The following guide can be used to reset an administrative root password on XenServer 7 Linux.
Enter XenServer Boot MenuIn the first step, reboot your XenServer into Grub boot menu:
Read more ... The following config will describe steps on how to install OpenXenManager on OpenSuse Linux.
Prerequisites installationThe first step is to install all prerequisites:
# zypper install python-setuptools pygtk2 gtk-vnc-python rrdtool
Read more ... The following article will explain a simple procedure on how to list work days ( business days ) on a Linux command line. Please note that the below procedure does not take into account a public holidays for your relevant country as it simply only shows word days while excluding weekends.
For this we will be using
ncal command. Let's start the complete workout by displaying a calendar for a current month start:
$ ncal -h
Mo 1 8 15 22 29
Tu 2 9 16 23 30
We 3 10 17 24 31
Th 4 11 18 25
Fr 5 12 19 26
Sa 6 13 20 27
Su 7 14 21 28
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View cacheA configured domain name service ( DNS ) server such as Bind may store previously resolved domain names to a local cache. By default the cached records will be stored for 7 days. The cache can be reused for future domain name resolutions. First, let's see how we can view all cached domain name resolutions:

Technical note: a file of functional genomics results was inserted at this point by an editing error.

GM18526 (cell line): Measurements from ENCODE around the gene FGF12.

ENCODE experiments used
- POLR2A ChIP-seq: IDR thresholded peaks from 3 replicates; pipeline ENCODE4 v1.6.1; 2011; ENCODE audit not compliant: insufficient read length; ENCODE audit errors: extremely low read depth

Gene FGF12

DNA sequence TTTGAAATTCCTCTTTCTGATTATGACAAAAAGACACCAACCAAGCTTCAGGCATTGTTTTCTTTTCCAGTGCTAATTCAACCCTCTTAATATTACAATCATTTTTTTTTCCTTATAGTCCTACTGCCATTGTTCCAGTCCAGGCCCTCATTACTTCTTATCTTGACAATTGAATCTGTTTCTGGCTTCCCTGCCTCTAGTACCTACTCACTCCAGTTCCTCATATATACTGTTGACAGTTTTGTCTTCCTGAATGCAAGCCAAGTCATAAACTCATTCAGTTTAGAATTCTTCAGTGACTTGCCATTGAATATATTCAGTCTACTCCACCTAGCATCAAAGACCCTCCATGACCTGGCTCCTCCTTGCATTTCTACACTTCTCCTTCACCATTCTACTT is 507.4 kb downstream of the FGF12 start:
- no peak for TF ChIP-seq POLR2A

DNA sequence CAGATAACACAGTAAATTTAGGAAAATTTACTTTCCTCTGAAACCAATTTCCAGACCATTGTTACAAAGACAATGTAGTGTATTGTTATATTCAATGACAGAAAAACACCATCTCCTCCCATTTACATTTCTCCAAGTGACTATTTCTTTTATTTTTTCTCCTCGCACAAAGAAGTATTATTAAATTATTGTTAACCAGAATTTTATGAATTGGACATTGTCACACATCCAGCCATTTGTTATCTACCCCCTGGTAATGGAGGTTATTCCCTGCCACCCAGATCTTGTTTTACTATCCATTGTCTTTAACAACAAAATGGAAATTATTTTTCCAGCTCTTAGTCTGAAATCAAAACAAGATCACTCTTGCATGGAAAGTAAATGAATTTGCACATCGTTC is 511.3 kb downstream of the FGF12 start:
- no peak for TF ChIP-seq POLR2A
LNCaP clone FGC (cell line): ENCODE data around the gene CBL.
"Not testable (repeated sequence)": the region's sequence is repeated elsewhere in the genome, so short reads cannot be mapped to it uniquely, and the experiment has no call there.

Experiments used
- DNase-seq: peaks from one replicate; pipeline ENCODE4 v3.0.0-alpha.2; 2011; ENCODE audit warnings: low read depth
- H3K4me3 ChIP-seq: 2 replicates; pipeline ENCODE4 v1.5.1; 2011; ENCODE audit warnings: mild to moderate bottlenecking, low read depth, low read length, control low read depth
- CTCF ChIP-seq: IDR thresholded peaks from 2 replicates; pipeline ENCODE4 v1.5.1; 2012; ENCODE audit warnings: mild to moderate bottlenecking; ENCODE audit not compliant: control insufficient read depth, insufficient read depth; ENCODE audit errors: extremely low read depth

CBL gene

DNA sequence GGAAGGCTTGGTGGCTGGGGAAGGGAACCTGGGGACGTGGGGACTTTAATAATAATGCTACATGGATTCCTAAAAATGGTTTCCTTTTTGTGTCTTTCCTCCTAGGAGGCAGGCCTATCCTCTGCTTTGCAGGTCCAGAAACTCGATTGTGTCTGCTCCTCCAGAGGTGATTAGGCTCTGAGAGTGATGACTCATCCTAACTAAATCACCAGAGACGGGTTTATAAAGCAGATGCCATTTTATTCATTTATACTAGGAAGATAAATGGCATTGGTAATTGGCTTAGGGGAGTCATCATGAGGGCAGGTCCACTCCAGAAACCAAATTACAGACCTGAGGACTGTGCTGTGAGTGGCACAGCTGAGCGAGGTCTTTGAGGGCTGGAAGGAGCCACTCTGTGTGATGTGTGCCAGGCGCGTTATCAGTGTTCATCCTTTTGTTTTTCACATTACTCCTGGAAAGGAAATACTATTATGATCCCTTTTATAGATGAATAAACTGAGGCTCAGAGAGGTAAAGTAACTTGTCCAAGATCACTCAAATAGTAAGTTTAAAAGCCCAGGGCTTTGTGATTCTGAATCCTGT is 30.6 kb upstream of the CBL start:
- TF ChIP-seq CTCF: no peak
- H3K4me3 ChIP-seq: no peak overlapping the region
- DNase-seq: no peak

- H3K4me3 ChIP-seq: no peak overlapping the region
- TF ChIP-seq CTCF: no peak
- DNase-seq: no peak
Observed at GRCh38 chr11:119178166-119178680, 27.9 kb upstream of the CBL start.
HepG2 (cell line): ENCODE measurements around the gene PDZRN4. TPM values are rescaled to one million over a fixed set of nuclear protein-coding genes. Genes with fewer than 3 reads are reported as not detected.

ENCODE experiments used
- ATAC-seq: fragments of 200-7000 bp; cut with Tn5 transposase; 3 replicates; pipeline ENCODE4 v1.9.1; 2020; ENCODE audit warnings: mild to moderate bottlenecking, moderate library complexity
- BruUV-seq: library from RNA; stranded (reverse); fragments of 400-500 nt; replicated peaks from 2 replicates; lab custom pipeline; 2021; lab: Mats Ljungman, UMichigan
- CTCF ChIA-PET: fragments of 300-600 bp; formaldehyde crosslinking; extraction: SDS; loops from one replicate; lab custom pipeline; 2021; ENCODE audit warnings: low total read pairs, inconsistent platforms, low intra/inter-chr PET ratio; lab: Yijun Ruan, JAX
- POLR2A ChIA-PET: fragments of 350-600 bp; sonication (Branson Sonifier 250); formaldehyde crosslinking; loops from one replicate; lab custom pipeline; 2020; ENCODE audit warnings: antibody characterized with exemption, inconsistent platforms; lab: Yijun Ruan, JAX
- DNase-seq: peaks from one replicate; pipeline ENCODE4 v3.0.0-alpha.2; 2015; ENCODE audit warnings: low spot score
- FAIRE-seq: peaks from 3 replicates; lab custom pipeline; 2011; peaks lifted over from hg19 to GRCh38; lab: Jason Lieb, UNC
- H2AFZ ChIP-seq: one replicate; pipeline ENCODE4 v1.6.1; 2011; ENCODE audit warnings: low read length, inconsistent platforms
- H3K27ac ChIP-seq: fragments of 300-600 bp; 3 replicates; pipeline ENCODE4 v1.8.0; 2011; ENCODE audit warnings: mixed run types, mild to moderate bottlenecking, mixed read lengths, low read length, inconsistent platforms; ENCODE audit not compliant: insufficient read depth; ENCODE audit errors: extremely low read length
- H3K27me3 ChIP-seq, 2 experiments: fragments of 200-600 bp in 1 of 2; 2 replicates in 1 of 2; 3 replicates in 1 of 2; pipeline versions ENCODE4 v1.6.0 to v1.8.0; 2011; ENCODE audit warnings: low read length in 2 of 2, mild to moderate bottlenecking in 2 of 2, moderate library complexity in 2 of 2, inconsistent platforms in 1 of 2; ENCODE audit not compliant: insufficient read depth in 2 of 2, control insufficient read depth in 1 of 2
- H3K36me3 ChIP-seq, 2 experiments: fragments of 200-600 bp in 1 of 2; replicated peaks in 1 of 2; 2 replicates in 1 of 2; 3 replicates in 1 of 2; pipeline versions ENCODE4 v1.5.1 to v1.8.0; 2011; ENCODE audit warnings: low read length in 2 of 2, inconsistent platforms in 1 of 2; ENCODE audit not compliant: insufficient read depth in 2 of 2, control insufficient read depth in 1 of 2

# rndc dumpdb -cache
The above command will dump bind's cache into
/var/cache/bind/named_dump.db. In case you cannot locate this file after you have executed the above command then check your server's configuration files to reveal the location of cache dump file. To view cached dns records simply
grep the resulting dump file. For example:
# grep gnu.org /var/cache/bind/named_dump.db
gnu.org. 86358 NS ns1.gnu.org.
86358 NS ns2.gnu.org.
86358 NS ns3.gnu.org.
ns1.gnu.org. 86358 A 188.8.131.52
ns2.gnu.org. 86358 A 184.108.40.206
ns3.gnu.org. 86358 A 220.127.116.11
Read more ... August 22, 2016
by Rares Aioanei
IntroductionWhat are snaps and why you should use them? The Linux ecosystem has suffered from an old problem since the dawn of the concept of 'distribution', and that problem is fragmentation. One of the biggest issues that cause this fragmentation is different package formats; I can't run my .debs on my Fedora system or my .rpms on my Ubuntu machine. Yes, we do have alien, which should allow the transition between the two formats, but there are two problems with this approach : there are other package formats besides rpm and deb and besides, alien doesn't always work as expected. So the issue is still there, or I should say, was there. Enter snap, the universal Linux package format, which strives to offer users and developers a single packaging format and easiness when it comes to creating new packages with the applications and libraries that are needed, ensuring that said packages are easily shareable between distributions. Dell, Samsung and the Linux Foundation are quoted as contributors, while among supported distributions are Fedora, Ubuntu, Arch or OpenSUSE.
This article will detail how to use snaps as a simple user, as well as instructions for developers/packagers on how to create snaps for others to use. The OS we're gonna use is Ubuntu 16.04, but the instructions below shouldn't be hard to adapt to other distributions.
Snaps as a simple userThis part will give you a tour of snap from a user perspective : how to install the necessary tools and how to use them for basic, day-to-day usage. First, you need to install snapcraft, a package that provide snap, the go-to tool for aforementioned day-to-day operations :
$ sudo apt install snapcraft
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